8. Bryan S. Turner Sociological: institutions of citizenship, social identity, nature of equality and access to social-economic resources* (Marshall). Protection of individuals and groups from negative outcomes of the market in a capitalist society. *White Australian Policy = social closure (Fear of diversity); inclusion and exclusion of formal criteria within a political community Political: political rights, the state and individual (e.g. Rousseau’s social contract; Fichte’s science of rights)

  9. What is Citizenship? A Revised Model of Citizenship (Bryan S. Turner, 1999)

  10. Bryan S. Turner • Public/Private No longer use ‘from Subject to citizenship’ concept • Active/Passive Top-Down: e.g. German and many postcolonial states Turner’s pair-concepts of citizenship is Euro-centric (claimed to be universal (?)). It does not pay sufficient attention to ‘gender differences’; control and negotiation that take place in diferrent areas of social life

  11. Differential Citizenship (Wayne Hudson 2000) A non-traditional approach to citizenship • Citizen is generally taken to be a member of something. A member of a city or community or a state or an empire or an association or a corporation. • Stress on exclusion and clear boundaries: who gives citizenship, who judges disputed cases, who is denied c, etc. • In practice, citizenship is not one thing that conceals the heterogeneous sites. Some forms of citizenship are specific to one site or particular membership (club, voluntary association, church, etc). • Others amount to exercises of capacity: those who do it are citizen in that domain. In other contexts citizenship implies a positive evaluation of behavior. • Citizenship is thus an ethic by which existing arrangements can be evaluated and judged.

  12. Differential Citizenship • Multiple citizenship: not just dual, but many citizenships because of the consideration of race, gender, language, religion, etc. • Citizenship varies in different domains: local government, state, national, regional and international c. political v legal; social v cultural; economic, corporate and industrial c. • Different cases and terrains: sexual, educational, media, military, environmental, ecological and religious c. • So, citizenship is different on different sites and in different contexts and domains (varies with discourse and context); • Different citizenships involves multiple capacities; • Exercise of civic capacity do not fall under a single citizenship, and • Thus, citizenship cannot be totalized, especially for example, by reference to citizenships persons posses as members of a nation-state.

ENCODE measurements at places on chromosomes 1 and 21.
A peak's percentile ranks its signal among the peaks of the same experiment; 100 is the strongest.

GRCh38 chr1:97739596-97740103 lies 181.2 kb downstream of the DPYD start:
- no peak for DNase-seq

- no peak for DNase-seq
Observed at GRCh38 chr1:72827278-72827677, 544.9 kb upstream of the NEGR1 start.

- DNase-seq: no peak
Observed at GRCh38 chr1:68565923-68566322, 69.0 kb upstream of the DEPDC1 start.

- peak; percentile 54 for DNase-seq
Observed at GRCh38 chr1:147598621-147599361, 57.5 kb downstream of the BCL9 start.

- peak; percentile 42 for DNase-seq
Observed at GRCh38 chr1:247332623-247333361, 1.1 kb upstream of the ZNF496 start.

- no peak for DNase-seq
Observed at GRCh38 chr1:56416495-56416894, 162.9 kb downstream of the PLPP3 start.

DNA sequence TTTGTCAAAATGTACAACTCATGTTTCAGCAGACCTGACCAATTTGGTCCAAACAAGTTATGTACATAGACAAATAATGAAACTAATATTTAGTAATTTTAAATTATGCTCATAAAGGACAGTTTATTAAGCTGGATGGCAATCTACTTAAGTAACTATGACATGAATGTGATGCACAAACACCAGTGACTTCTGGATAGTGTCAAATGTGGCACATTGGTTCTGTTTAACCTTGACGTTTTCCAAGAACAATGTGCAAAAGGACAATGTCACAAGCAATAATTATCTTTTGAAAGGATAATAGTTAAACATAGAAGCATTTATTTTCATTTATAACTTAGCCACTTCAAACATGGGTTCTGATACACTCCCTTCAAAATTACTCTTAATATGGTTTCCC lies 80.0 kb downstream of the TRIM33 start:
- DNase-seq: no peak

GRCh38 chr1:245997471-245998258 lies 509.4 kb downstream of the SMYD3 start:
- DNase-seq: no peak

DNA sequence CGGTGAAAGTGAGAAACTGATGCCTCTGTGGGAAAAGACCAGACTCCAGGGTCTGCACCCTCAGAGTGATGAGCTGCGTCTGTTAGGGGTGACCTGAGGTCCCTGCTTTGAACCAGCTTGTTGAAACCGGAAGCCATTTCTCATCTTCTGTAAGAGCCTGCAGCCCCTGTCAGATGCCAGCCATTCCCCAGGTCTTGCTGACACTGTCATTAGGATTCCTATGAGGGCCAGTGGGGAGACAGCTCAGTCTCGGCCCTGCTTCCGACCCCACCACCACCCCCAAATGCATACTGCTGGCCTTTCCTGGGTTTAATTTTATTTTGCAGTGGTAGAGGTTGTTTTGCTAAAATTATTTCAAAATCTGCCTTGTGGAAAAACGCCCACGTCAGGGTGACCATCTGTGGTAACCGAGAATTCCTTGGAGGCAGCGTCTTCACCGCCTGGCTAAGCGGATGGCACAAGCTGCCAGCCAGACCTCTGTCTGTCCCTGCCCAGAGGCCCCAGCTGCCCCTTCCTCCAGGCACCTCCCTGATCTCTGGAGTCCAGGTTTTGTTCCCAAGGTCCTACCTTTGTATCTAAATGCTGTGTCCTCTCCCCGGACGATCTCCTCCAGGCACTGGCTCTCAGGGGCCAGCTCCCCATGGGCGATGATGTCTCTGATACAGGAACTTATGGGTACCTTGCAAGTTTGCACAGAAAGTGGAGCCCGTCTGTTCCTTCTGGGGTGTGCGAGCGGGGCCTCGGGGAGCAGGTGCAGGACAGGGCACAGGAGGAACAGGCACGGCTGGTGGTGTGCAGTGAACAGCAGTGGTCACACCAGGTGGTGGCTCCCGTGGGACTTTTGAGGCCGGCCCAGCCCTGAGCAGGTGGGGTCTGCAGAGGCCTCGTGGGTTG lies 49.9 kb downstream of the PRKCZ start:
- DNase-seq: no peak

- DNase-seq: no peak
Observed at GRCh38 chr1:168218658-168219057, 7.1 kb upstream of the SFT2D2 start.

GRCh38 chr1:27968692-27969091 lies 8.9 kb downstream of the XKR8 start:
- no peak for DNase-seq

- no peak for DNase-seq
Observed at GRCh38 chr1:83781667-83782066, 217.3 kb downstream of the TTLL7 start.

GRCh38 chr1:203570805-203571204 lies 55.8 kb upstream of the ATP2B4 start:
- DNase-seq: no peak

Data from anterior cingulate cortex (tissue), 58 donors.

13. Differential Citizenship • The pluralization of citizenship has major implications because there are multiple conceptions, forms, and logics of citizenship. 1. Citizenship is different for different people in different contexts, depending on race, age, religion and gender. Some forms of citizenship are intrinsically heterogeneous. 2. Discursive forms of citizenship: the range of citizenships extends further because some forms of citizenship are simply hermeneutical. They arise with forms of interpretation • Differential citizenship recognizes multiple and irreducible types of citizenship negotiated by the exercises of multiple civic capacities • Good citizenship unleashes a large number of citizenship statuses which do not depend on membership of any particular nation-state (post-nationalist citizenship)

  14. What is Citizenship? A Sociological Model of Citizenship (Bryan S. Turner) CITIZENSHIP RESOURCES IDENTITY CIVIC VIRTUE COMMUNITY

  15. Review Questions 1. To what extent has Indonesian citizenship or citizenship education considered: • T.H. Marshall’s model of citizenship? How? • Bryan Turner’s revised model of citizenship? How? • Wayne Hudson’s ‘Differential Citizenship’ approach? How? • How does Indonesia’s law on citizenship handle issues of multiple citizenship? Do you think it has sufficiently coped with the needs in the global age? Why? 3. If you are supposed to teach school or university students, how would you inform them about issues of or approach to ‘differential citizenship’ and multiple citizenship in relation to the common practice of citizenship in Indonesia?

  16. The Path to Modern Citizenship Ancient ‘Democratic’ Citizenship • Greek • Roman • Modern ‘Democratic’ Citizenship • Social contract • Enlightenment (Aufklarung) • Social Democratic Citizenship • Old social democracy • Contemporary Democratic Citizenship • Liberalism • Republicanism • Communitarianism • Radical Democratic Citizenship